The study presents information on why teacher educators in deaf education move from school classrooms to universities. These educators' priorities as university faculty are examined in regard to teaching, scholarship, and service; their scholarly productivity and perceptions of workplace conditions in school and university environments are studied. Findings show that these schoolteachers moved to higher education for various reasons, but primarily to pursue research and a scholarly life, and to have a greater influence on deaf and hard of hearing children and deaf education. As faculty, they are most interested in and committed to teaching; they publish at a modest rate. These educators perceive workplace conditions that support autonomy, flexible schedules, collegiality, and decisionmaking opportunities as more evident in university environments than in school environments. The researchers discuss the need for teacher educators in deaf education to pursue scholarly interests and to consider working with colleagues at the university and in schools to design collaborative research. Universities' need to support these efforts is also discussed.
The study of the education professoriatewho they are, their motivations for entering the profession, and their accomplishments-has been the subject of research and discussion for several decades (Ducharme, 1993). These teacher educators, working in colleges and universities across the United States, are responsible for preparing the teachers of America's 44,662,000 children attending public schools (Feistritzer, 1996). Every segment of society has a vested interest, therefore, in the acquisition of information that helps answer the question: Who is teaching America's teachers?
A similar question is raised in the present study regarding who is teaching the nation's teachers of the 65,434 children between the ages of 6 and 21 years who are deaf or hard of hearing (U.S. Department of Education, 1996). Families with deaf children, members of the Deaf community, teachers, and other service providers, as well as the profession itself, all have a stake in the work of teacher educators in deaf education.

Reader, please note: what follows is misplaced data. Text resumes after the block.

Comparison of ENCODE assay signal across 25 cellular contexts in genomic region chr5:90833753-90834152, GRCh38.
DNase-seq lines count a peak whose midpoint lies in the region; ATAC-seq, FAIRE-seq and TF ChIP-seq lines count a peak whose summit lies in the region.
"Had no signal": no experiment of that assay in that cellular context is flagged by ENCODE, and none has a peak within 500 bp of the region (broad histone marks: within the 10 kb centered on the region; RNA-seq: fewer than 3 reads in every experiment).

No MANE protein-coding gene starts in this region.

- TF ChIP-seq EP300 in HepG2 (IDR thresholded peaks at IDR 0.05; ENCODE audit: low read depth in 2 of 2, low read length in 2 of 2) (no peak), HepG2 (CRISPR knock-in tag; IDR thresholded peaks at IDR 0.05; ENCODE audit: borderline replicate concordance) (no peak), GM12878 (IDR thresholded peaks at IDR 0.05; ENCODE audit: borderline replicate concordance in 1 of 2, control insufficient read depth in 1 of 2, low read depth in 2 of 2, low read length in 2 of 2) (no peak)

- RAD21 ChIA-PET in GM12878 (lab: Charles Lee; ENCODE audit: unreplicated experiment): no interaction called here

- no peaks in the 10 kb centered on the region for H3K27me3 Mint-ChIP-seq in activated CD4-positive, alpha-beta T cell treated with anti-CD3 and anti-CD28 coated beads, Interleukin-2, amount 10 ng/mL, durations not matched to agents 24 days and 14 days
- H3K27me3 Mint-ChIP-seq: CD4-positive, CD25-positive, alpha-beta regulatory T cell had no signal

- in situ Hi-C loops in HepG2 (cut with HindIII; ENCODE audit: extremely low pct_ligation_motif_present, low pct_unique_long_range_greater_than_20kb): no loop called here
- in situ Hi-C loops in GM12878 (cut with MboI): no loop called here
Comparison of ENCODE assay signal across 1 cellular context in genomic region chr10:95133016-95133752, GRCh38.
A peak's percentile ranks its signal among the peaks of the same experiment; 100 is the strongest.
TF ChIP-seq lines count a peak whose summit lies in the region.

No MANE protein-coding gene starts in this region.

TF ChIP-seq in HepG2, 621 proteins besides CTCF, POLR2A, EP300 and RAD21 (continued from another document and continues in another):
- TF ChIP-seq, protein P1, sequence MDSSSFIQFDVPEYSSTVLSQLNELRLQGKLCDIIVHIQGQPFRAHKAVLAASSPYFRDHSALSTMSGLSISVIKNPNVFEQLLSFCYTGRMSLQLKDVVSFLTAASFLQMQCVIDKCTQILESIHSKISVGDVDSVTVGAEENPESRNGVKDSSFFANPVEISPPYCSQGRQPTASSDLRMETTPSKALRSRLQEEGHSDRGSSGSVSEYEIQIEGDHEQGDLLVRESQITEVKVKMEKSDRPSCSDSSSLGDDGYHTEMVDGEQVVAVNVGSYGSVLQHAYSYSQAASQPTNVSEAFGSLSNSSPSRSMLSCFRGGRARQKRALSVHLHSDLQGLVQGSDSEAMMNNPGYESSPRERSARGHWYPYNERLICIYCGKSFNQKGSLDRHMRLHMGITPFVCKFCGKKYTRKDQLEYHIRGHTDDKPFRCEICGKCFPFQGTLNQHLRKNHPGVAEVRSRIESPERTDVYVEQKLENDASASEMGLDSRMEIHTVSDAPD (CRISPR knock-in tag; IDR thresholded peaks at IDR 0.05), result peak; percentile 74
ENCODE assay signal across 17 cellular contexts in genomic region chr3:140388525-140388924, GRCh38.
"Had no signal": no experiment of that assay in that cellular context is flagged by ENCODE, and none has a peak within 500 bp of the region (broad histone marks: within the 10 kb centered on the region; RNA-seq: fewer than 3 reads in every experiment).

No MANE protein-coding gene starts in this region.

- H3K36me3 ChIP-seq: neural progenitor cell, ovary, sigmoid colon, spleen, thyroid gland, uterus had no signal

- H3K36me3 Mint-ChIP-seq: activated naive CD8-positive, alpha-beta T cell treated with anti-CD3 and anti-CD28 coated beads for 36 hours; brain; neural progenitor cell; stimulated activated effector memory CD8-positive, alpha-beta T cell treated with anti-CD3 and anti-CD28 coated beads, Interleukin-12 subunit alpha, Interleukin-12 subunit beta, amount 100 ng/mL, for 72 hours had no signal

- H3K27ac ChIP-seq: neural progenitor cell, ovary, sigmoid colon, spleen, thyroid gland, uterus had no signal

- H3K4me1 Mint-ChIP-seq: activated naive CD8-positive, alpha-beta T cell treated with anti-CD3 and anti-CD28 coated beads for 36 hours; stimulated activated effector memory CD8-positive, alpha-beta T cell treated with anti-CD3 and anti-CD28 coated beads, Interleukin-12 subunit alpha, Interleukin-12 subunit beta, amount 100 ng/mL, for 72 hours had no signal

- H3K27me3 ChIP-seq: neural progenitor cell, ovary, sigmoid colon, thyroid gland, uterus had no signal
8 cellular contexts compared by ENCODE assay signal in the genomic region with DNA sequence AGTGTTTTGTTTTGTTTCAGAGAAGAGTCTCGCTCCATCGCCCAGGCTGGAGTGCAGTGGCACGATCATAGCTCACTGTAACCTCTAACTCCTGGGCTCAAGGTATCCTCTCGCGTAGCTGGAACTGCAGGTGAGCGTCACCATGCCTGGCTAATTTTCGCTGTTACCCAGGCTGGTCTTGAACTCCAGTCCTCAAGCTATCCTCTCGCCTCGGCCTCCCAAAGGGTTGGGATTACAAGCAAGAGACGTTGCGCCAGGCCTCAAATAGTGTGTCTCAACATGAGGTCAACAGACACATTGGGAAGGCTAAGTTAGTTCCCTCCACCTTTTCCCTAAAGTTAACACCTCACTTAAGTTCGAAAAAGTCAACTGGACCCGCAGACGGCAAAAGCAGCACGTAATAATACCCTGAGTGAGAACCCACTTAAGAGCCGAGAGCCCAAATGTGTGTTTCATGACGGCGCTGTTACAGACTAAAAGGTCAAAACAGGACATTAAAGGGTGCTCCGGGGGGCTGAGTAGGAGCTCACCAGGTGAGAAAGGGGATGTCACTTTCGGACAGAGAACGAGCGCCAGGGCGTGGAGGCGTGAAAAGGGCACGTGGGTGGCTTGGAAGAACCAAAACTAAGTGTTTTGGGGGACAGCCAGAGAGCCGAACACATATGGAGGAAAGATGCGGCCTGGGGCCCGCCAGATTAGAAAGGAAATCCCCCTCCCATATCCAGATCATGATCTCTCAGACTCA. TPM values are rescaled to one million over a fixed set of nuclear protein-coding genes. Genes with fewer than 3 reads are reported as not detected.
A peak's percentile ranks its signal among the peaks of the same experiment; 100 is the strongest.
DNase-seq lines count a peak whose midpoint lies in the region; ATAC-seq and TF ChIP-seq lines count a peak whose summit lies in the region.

What led you to pursue a position in higher education, and more specifically, teacher education? What has been your school experience and, today, where do your interests lie? We are interested in collecting information and perceptions from teacher educators in the field of deaf education about their current and past professional roles.
The preceding paragraph introduced the letter and survey we sent to teacher educators in deaf education across the United States. Our target group consisted of those who currently held faculty positions in teacher education in colleges and universities who previously had been classroom teachers of deaf and hard of hearing children. Our goal was to inquire into the motivations that brought these teachers to higher education, the priorities they currently held as teacher education professors regarding teaching, scholarship, and service, and their perceptions of workplace conditions in their former schools and now at their universities.
This information provides a contemporary portrait of teacher educators in deaf education regarding their academic goals, their commitment to teaching versus research, and their values concerning the university working environment. Today, colleges and universities are undergoing significant change, and professors are urged to focus on students, to work harder, and to be more responsive to external forces. For those schools of education with teacher preparation programs in deaf education, increased understanding of the faculty in those programswhat they want and the nature of their work-informs and directs program and professional development planning by administrators and faculty.
We conducted our teacher educator survey during 1995-1996, sending out questionnaires to 95 teacher educators at a variety of institutions-public and private, large and small, teaching oriented and research oriented. …